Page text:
Swimming’s new transgender policy could impact other sports

A ban on transgender women in international swimming and rugby this week has opened the door for track and field to consider taking the same approach in what could turn into a wave of political changes in Olympic sports.

The announcement on Sunday by swimming’s governing body, FINA, was quickly followed by an offer of support from world athletics chief Sebastian Coe, who was in Hungary for the world swimming championships. He said the FINA decision was in swimming’s best interest and that his federation, which oversees track and field and other running sports, would review its policies on transgender and intersex athletes at the end of the year.

“If we ever get pushed into a corner to that point where we make a judgment about fairness or inclusion, I will always be on the side of fairness,” Coe said.

Experts saw this as a sign that world athletics officials could use the FINA precedent to prevent all transgender and intersex athletes — the latter referred to by clinical terminology as having differences in sexual development — from competing in women’s events.

FINA’s new policy bans all transgender women from elite competitions If they do not start medical treatment to suppress testosterone production before the onset of puberty or at age 12, whichever comes later. USA Swimming set its own policy earlier this year, with the idea that it would eventually follow the FINA initiative, but said this week it would need time to see how FINA’s policy affects its policy.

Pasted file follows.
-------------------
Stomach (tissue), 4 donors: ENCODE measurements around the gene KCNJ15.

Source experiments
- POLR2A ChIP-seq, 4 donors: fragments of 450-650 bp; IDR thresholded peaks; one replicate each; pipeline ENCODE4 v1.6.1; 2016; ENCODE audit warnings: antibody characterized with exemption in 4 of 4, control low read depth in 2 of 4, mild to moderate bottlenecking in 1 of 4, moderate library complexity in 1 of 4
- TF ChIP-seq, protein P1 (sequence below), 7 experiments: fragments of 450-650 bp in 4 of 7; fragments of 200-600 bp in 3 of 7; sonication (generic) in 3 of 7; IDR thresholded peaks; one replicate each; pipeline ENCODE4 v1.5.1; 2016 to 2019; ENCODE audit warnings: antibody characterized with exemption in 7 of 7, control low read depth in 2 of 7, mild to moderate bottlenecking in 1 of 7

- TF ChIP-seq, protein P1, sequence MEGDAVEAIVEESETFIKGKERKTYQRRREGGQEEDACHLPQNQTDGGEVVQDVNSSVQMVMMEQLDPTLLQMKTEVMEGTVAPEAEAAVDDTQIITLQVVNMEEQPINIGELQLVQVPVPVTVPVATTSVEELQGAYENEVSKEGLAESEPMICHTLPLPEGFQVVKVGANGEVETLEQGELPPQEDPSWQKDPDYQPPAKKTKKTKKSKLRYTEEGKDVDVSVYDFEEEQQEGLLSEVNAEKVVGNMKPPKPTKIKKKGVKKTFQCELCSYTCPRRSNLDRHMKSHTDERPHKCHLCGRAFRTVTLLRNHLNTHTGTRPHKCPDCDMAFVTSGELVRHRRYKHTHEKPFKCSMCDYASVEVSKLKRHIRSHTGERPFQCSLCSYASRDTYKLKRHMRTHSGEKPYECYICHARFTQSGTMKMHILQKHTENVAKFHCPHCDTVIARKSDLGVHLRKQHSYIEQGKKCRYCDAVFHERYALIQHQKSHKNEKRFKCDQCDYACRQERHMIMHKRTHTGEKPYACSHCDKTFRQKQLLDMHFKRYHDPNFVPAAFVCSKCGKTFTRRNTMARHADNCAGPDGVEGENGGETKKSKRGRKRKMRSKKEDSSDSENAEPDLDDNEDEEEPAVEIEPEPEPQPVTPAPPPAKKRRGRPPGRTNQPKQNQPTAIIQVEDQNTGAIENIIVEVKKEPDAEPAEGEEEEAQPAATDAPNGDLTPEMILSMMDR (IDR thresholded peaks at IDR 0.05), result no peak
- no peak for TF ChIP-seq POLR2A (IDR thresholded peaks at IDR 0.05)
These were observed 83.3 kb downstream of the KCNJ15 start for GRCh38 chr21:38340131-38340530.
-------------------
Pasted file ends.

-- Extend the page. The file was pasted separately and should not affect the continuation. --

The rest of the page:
If track and field adopted a rule similar to FINA, Caster Semenya, an athlete with differences in sexual development, would remain out of the races. At a distance of 800 metres.

Namibia could also disqualify 200m silver medalist Christine Mboma, who is also an athlete with differences in sexual development and is expected to contend for the title at the world championships in Oregon next month. Currently, the rules of world athletics governing these athletes do not apply to the 200 metres.

“By later this year, I think (World Athletics) will have announced a very similar policy to swimming,” said Ross Tucker, a science and research advisor at World Rugby. “And they will say that if a person has reached puberty and has the advantages associated with testosterone, they cannot compete in women’s sports.”